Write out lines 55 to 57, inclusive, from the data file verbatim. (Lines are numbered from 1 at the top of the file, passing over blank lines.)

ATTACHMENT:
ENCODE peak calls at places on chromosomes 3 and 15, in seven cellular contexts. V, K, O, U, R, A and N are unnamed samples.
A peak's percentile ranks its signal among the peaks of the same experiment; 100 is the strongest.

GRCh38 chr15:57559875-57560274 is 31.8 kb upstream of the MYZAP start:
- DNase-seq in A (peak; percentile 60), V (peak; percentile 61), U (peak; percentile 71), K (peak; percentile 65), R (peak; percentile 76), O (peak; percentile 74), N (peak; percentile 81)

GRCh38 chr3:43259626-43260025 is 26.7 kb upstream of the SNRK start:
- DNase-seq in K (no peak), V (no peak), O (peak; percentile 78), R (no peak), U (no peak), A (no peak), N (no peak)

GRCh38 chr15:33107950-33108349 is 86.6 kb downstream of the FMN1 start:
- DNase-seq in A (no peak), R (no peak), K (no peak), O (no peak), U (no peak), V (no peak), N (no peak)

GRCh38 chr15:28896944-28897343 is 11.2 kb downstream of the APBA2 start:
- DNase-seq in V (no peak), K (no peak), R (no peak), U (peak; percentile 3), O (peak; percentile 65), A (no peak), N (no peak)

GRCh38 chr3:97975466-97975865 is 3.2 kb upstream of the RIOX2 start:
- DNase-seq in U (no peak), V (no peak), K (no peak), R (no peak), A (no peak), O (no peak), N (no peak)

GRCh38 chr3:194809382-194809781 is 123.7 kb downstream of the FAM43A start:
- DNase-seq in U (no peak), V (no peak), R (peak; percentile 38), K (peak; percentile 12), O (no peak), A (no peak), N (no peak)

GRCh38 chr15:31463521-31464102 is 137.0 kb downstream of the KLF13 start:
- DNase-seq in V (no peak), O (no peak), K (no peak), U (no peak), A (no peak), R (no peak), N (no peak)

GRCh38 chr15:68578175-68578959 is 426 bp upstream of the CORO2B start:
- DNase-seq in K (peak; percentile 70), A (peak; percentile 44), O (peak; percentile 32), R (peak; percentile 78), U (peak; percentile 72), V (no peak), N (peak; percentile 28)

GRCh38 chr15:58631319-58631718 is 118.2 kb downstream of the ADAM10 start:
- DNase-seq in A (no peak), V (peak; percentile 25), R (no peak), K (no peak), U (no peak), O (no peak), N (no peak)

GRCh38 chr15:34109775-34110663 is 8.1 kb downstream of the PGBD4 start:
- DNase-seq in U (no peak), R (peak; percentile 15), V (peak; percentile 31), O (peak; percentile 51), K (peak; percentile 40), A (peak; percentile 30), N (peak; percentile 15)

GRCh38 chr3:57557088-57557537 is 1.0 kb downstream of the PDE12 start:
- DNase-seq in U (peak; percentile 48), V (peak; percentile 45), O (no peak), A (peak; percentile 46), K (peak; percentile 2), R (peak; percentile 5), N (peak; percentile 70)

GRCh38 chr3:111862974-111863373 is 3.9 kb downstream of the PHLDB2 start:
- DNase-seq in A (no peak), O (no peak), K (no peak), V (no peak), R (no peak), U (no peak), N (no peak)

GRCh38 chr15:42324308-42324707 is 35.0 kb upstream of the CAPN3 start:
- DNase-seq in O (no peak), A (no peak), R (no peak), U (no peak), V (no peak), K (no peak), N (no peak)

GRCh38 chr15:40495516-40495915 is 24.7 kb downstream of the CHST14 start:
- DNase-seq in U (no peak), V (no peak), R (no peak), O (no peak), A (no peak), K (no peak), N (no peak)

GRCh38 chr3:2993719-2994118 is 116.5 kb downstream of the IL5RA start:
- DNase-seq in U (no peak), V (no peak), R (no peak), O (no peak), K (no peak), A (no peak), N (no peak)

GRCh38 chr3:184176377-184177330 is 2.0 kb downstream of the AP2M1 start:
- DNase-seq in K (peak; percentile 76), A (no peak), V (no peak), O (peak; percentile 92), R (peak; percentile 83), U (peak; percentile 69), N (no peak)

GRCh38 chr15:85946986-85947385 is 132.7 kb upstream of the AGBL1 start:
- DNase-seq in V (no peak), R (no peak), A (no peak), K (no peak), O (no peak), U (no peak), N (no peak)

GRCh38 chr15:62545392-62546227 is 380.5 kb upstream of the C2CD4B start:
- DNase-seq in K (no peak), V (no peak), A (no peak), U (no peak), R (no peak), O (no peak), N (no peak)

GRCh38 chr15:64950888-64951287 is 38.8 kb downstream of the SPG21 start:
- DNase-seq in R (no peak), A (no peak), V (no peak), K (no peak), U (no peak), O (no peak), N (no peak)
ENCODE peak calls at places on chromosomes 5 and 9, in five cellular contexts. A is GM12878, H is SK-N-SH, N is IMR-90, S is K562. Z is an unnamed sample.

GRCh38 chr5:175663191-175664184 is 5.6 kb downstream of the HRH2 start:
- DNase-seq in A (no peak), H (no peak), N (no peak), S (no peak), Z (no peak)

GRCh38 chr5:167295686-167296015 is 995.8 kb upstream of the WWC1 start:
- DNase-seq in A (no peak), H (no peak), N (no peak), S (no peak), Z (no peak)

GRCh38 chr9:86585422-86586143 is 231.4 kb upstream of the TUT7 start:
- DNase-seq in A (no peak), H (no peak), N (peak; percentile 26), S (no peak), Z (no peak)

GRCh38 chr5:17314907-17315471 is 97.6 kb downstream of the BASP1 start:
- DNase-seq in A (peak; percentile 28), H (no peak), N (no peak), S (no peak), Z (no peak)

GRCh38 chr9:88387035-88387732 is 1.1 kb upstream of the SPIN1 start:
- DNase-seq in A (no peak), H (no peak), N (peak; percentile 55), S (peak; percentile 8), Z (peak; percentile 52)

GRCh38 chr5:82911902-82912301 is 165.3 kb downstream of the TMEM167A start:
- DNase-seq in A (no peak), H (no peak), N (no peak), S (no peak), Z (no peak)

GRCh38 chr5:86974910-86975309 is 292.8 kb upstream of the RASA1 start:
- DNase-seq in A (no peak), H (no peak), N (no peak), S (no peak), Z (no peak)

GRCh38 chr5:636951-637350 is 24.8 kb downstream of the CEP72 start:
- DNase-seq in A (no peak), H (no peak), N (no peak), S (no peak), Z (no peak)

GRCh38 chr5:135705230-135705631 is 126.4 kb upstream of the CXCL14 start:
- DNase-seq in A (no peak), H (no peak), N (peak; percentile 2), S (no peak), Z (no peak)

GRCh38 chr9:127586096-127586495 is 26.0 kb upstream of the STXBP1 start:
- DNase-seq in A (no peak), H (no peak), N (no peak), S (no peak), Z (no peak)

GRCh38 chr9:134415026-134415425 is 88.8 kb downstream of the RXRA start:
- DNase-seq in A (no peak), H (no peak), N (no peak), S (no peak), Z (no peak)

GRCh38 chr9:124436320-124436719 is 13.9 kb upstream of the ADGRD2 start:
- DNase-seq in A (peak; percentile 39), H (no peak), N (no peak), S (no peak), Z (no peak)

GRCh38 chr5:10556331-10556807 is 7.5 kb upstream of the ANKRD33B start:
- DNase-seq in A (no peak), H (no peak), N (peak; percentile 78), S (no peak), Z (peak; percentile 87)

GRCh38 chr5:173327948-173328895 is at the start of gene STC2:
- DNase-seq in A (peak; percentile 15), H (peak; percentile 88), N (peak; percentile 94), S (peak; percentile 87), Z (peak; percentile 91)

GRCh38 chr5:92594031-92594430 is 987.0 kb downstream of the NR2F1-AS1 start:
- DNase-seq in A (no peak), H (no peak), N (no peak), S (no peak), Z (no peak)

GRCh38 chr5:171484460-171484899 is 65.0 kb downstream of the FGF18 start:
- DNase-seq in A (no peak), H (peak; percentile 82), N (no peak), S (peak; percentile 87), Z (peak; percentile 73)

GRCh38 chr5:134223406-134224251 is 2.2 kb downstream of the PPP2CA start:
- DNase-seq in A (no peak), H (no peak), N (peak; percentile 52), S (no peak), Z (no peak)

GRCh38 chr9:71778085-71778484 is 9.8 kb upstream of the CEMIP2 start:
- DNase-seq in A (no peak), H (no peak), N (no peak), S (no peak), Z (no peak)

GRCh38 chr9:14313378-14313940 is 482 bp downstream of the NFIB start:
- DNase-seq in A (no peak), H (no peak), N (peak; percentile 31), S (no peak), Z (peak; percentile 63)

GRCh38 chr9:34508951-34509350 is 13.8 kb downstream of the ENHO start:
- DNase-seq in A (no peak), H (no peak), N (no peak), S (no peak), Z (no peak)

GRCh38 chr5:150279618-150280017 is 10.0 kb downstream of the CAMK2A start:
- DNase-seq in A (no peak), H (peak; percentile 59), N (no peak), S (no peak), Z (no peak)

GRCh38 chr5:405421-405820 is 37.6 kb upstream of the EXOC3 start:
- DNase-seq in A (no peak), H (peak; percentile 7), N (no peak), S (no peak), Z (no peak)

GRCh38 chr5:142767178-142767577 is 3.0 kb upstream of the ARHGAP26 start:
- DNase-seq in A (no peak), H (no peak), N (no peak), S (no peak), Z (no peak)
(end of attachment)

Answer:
- DNase-seq in A (no peak), H (no peak), N (no peak), S (no peak), Z (no peak)

GRCh38 chr5:636951-637350 is 24.8 kb downstream of the CEP72 start:
- DNase-seq in A (no peak), H (no peak), N (no peak), S (no peak), Z (no peak)